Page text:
A little while back, we posted some thoughts about the client-designer-builder triad, with tips on building a smooth working relationship among all parties involved in a home building project (http://johngowerdesign.com/a-matter-of-trust/). A successful collaboration can only be achieved with a clear understanding of everyone’s roles and responsibilities. In that first post, I wrote about the role of the designer in a project. Later, we shared some thoughts from Tavis Griffith about the builder’s role (http://johngowerdesign.com/in-their-own-words-the-builders-speak/).
Last, but by no means least, I’d like to focus on the client. What should you expect as your project goes forward, and what might be expected of you?
Here are a few things to remember:
Perform due diligence. I’ve said it before, and it bears repeating: the success of your project begins with adequate preparation. Exercise care in selecting the professionals who will help make your vision a reality. Choose your designer and builder based on their past work, references from previous clients, and your own intuition as to whether they’re a good fit for you and your project. If you’ve found a designer whom you like and trust, he or she may be able to recommend a good builder, and vice versa. Make sure that the builder you choose is licensed and insured.
Be realistic about your budget. This will help both you and your professionals to create and execute a design that will meet your needs without placing you in financial jeopardy. Remember to add at least 10% over your expected costs for contingencies – as with many other things, the unexpected may arise after the build begins. Reliable professionals know how to deliver the best quality for your money, so trust them to suggest good choices, and try to resist the urge to sacrifice quality in order to save money in the short term.
Complete a design questionnaire if one is available. This isn’t a frivolous step; it helps the designer to gain a thorough understanding of your needs, preferences, and lifestyle so that the home you create together will be a perfect fit for you. The time and thought that you devote to this task will pay off in time and money saved, and in your satisfaction for as long as you occupy your home.
Purchase your lot carefully if you’re planning a new build. As I’ve written elsewhere, it’s a good idea to have your designer look over a site prior to purchase. He or she can help to determine whether the site will fully accommodate your vision, or whether it poses extra construction or engineering costs.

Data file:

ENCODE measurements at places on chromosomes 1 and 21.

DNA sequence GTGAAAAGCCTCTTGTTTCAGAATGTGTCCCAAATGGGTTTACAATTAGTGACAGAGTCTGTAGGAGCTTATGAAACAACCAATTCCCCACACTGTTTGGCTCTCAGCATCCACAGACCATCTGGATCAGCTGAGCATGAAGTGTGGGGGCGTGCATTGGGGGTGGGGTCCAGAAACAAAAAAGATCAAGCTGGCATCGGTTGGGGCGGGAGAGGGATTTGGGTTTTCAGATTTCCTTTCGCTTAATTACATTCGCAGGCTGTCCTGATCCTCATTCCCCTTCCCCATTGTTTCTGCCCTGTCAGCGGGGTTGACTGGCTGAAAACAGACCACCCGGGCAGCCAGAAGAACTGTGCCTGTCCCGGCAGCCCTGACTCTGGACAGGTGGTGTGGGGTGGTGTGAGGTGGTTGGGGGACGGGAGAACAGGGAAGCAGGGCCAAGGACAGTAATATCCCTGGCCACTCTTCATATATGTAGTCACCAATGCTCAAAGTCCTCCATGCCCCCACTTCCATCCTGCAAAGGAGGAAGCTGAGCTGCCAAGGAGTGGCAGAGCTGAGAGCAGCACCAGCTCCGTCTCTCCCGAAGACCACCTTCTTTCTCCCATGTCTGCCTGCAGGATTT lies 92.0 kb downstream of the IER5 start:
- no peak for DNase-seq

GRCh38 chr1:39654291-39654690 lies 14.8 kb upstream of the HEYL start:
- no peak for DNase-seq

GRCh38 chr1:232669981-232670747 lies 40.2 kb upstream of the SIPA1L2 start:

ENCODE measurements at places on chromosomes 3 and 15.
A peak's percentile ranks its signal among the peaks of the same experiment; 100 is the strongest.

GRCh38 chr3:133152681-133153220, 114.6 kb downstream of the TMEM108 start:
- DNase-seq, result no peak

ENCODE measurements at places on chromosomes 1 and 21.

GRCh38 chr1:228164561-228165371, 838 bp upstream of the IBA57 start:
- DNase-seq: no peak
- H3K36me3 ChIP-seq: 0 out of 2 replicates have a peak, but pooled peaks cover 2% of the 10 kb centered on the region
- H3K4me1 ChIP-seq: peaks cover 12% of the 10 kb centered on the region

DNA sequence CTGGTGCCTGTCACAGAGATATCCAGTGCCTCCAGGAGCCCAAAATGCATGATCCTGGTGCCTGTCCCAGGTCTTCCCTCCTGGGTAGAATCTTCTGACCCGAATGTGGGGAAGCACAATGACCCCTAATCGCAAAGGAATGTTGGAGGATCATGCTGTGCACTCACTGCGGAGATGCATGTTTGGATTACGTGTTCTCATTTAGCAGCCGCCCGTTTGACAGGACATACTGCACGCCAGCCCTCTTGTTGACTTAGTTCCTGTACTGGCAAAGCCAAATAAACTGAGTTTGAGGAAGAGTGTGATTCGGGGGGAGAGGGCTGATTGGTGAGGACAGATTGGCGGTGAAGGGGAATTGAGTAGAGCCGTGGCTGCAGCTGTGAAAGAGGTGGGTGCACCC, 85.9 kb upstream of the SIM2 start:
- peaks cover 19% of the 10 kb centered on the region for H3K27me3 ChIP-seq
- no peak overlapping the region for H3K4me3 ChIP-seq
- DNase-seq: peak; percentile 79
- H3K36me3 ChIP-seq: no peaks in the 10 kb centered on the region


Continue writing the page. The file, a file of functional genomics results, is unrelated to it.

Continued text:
Review the LOA (Letter of Agreement). This is the contract between the client and designer, or the client and builder. Again, this is not a frivolous step. For your own protection, make sure that you understand and agree to all the terms, and that they accurately reflect what you’ve discussed with your professionals. The LOA should contain all of the important information regarding the plan, fees, and the responsibilities of all parties involved. Before signing, get clarification on points that you don’t understand; but do remember to sign and return the document in a timely way so that your project can begin.
The retainer is paid upon signing the LOA. This may seem an obvious step, but it’s easy to forget in the middle of all the other details. Most contracts will stipulate that a retainer is necessary for the work to begin, and it’s an indicator of the client’s commitment to the project. In our office, the amount paid is subtracted from the first invoice amount. If you have questions about invoices, it’s important and acceptable to ask them right away. And since we’re on the subject of fees – please remember that time spent discussing your project with your designer is billable time, whether it’s in person, by phone, or via email. This shouldn’t dissuade you from bringing forward questions or concerns, but it’s best to make a list before you call in order to save time.
Include the designer in decisions that take place during construction, even if the changes proposed seem minor. Apart from the aesthetic considerations, there may be important technical reasons for a particular detail in the plan. Arbitrary changes could impact the integrity of the design, and may lead to further costs later as unforeseen problems arise. Ideally, changes to the plan should be made before the plan is finalized and the drawings printed.
Finally, trust your professionals. Once you’ve done your due diligence, it’s important to remember why you’re paying your designer and builder. They bring years of training and expertise, are qualified to hear and implement your ideas – or, if needed, they can propose the right alternatives to make sure that you get the beauty and comfort that you’re looking for in a home. With the overwhelming amount of information that’s available to us now through various media, it’s easy to get distracted or confused by all the ideas out there. Your professionals will help to bring focus and perspective to your project, if you let them.
Building or renovating your home may be the biggest single investment that you ever make. Trust and mutual understanding among the client, designer and builder will go a long way to ensuring that your project goes forward smoothly, while saving you unnecessary costs and preserving your peace of mind.